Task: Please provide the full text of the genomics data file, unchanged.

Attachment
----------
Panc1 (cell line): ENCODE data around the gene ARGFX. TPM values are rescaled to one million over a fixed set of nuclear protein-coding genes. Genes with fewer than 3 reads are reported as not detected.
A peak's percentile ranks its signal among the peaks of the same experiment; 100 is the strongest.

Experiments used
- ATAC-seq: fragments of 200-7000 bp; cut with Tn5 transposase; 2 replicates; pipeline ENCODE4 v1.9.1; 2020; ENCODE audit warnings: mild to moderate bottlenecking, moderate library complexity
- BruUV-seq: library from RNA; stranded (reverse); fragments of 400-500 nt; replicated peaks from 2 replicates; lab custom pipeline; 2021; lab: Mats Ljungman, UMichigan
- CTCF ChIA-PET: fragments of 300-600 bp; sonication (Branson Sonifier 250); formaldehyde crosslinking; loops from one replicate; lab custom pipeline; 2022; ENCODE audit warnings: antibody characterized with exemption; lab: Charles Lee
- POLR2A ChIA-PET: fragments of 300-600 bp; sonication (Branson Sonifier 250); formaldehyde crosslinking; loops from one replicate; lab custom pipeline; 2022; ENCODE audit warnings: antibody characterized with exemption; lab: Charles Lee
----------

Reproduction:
Panc1 (cell line): ENCODE data around the gene ARGFX. TPM values are rescaled to one million over a fixed set of nuclear protein-coding genes. Genes with fewer than 3 reads are reported as not detected.
A peak's percentile ranks its signal among the peaks of the same experiment; 100 is the strongest.

Experiments used
- ATAC-seq: fragments of 200-7000 bp; cut with Tn5 transposase; 2 replicates; pipeline ENCODE4 v1.9.1; 2020; ENCODE audit warnings: mild to moderate bottlenecking, moderate library complexity
- BruUV-seq: library from RNA; stranded (reverse); fragments of 400-500 nt; replicated peaks from 2 replicates; lab custom pipeline; 2021; lab: Mats Ljungman, UMichigan
- CTCF ChIA-PET: fragments of 300-600 bp; sonication (Branson Sonifier 250); formaldehyde crosslinking; loops from one replicate; lab custom pipeline; 2022; ENCODE audit warnings: antibody characterized with exemption; lab: Charles Lee
- POLR2A ChIA-PET: fragments of 300-600 bp; sonication (Branson Sonifier 250); formaldehyde crosslinking; loops from one replicate; lab custom pipeline; 2022; ENCODE audit warnings: antibody characterized with exemption; lab: Charles Lee